The courts require what is known as a “Detailed Descriptive List” or DDL to be filed with the succession. This list will tell the judge all of the movable and immovable property the deceased owned in Louisiana. The property will need to be valued. Vehicles such as trucks, cars and Recreational Vehicles will need to have a VIN # as well. It helps to have the titles to the vehicles on hand or a spreadsheet. We will also need to know all of the real estate property owned by your family member. They may have had multiple properties in multiple parishes and we will need to know where they are located and be able to get a property description.

Determine who is to be the Administrator of the Succession Ahead of Time

If there was a Will, the executor will be named in that document. However, if there wasn’t a valid Louisiana Last Will & Testament, an administrator must be named by the court. In most cases, there is one family member that is chosen by the others. Usually, everyone agrees on the individual that is to carry out the task of wrapping up the estate and making sure everything goes according to plan. However, there have been instances where fighting and bickering occurs when discussing who is to be named the administrator. Choosing this person ahead of time will save a lot of trouble in the long run.

Write Down Information on Deceased

In order to complete the succession, our firm will need to know some basic information on the deceased such as: marriages/divorces, correct legal spelling of name, etc. You will have to bring in two (2) people to attest to this information.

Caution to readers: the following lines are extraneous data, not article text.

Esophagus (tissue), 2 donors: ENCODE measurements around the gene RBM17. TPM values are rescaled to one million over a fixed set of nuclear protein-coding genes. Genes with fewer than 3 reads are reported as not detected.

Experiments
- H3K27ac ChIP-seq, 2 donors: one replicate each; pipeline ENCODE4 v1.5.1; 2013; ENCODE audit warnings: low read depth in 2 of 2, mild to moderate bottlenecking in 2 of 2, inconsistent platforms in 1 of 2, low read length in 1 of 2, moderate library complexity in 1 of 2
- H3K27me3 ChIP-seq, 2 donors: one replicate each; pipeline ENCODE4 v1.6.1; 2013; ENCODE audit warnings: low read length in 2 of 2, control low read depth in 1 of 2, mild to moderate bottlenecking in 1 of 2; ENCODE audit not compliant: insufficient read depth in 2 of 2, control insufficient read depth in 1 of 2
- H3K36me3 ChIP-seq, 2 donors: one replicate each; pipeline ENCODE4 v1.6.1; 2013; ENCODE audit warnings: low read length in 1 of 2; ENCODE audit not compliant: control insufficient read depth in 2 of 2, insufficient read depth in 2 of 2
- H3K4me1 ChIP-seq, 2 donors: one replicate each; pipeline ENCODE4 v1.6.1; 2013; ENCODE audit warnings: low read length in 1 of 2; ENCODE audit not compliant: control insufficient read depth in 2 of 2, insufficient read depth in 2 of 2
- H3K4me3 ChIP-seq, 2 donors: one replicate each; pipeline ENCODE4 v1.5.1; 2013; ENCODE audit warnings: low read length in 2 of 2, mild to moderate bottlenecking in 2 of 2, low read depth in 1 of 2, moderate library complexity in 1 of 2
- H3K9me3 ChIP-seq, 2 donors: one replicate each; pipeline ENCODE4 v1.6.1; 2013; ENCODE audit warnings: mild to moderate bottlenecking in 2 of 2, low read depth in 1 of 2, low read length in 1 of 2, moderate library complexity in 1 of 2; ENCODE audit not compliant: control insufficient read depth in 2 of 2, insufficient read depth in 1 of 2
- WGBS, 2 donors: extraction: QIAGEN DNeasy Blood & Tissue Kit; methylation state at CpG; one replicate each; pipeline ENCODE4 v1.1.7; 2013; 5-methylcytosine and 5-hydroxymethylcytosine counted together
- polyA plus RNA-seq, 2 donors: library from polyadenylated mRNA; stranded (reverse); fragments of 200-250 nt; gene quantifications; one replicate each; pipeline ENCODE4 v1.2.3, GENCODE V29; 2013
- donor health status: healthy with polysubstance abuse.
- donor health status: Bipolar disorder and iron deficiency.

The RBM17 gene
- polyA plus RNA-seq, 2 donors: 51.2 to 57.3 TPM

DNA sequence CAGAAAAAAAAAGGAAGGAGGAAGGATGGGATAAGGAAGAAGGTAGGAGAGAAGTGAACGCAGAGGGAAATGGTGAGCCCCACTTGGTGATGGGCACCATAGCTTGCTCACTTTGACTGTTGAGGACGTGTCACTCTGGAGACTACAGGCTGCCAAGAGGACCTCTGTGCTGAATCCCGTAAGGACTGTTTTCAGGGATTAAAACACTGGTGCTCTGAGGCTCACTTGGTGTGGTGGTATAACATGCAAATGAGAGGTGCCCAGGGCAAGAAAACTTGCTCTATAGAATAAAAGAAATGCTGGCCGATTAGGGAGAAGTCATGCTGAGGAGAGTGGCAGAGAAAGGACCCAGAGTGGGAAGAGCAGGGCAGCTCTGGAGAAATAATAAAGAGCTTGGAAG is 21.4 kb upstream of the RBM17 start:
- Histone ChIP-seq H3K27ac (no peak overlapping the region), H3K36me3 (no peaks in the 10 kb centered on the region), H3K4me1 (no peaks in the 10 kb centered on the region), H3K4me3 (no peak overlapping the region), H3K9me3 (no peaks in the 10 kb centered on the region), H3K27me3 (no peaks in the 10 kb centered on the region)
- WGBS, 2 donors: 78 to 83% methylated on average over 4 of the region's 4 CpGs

Get Two (2) People Who Knew Deceased to Sign Affidavits

Louisiana successions require two (2) people to sign an affidavit known as the “Death, Domicile and Heirship.” This document tells the court when the family member died, where he/she lived, whether they died testate or intestate, children, marriages, etc. It helps to know in advance who will be able to come by our office to sign these documents. If you live out of state and are doing a succession on a family member who lived in Louisiana; we can create the documents for you and allow you to sign them in front of a Notary Public in your area.

This covers the majority of the information we will need to begin the succession. I encourage you to not put off the process and begin gathering information as soon as you are able. Problems can arise when successions remain uncompleted.

This Louisiana succession article was written for informational purposes only. Do not use this article to make important legal decisions. Instead, contact our offices with any questions you may have about your specific legal situation. Nothing in this website itself constitutes an attorney/client relationship.

 

“We help clients with succession and estate matters all over the State of Louisiana.”

Please give Attorney R. Jerome Andries a call at (318) 229 1608 to discuss any questions you may have regarding Louisiana Successions.

Similar Louisiana Succession Law Articles: Do I need to Hire a Probate Attorney?How to Find out What Accounts a Deceased Individual HadHow Long Do I Have to File a Succession in Louisiana?What Happens When a Spouse Dies Without a Will?Louisiana Usufruct Law

Offices located in Alexandria, Louisiana, but we handle matters all over the state and are more than happy to help out of state clients file successions in Louisiana.